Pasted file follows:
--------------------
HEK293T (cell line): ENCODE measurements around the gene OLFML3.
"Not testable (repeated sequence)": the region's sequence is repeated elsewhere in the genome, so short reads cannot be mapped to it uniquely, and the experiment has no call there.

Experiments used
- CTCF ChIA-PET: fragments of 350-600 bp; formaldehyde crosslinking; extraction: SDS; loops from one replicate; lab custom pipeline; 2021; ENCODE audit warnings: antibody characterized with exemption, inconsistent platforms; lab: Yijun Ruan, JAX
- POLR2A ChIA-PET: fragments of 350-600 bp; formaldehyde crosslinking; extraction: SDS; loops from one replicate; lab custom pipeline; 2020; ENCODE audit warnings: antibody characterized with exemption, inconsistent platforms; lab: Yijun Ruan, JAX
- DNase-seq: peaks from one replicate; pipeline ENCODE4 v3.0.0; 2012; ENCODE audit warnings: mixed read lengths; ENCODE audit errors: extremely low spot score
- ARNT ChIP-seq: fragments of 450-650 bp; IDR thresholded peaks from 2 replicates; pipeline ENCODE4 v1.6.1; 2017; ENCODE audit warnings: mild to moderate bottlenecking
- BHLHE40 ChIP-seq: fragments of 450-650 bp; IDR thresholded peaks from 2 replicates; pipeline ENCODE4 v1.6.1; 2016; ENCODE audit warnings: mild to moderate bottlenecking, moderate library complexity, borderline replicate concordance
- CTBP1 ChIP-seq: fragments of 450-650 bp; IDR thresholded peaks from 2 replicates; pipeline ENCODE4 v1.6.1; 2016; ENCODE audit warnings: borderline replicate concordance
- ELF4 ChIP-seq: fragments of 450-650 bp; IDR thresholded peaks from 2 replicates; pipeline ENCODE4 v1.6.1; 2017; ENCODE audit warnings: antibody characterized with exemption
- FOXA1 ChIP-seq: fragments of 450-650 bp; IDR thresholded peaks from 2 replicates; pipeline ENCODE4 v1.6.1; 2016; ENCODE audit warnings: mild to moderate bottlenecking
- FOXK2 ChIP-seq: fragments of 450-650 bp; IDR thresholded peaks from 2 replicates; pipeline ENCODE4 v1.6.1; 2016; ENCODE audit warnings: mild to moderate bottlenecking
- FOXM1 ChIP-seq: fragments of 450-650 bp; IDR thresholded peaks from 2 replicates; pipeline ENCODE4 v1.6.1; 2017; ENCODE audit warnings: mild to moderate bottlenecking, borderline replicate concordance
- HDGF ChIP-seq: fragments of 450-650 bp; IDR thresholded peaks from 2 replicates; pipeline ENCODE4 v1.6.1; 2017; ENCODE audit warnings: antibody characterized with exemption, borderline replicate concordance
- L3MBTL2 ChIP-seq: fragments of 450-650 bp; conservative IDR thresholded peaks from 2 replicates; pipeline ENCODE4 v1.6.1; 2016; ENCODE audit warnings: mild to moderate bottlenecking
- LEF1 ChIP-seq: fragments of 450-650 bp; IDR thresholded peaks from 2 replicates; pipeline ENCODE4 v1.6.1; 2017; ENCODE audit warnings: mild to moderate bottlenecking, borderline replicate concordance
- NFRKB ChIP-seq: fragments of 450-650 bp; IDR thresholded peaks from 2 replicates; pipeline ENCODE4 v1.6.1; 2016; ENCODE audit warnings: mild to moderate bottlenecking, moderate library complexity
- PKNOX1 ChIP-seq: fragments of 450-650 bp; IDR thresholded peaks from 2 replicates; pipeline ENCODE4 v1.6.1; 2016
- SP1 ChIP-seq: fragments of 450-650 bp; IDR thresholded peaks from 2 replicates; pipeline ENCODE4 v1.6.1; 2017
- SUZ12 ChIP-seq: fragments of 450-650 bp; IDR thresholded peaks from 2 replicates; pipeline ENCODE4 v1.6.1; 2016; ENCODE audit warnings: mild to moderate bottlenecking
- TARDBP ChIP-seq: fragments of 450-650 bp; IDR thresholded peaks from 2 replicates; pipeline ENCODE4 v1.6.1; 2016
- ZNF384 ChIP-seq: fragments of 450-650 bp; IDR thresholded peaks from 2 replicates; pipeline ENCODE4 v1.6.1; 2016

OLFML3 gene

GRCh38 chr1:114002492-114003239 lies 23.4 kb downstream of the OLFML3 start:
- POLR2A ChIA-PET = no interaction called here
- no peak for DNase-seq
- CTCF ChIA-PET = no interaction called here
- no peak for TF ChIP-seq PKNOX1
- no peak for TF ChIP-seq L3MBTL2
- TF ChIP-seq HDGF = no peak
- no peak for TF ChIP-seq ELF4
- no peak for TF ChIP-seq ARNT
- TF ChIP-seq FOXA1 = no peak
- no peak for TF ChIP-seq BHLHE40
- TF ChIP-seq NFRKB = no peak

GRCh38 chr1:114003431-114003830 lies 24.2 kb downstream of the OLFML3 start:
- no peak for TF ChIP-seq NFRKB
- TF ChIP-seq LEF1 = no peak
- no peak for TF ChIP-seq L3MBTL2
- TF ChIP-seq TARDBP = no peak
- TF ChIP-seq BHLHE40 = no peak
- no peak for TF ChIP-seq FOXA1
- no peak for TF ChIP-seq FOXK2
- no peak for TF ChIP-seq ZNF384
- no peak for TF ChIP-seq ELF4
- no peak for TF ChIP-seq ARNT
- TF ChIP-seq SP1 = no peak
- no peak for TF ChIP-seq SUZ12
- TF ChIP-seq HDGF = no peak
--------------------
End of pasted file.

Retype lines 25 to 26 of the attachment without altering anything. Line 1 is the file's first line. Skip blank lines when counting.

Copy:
- POLR2A ChIA-PET = no interaction called here
- no peak for DNase-seq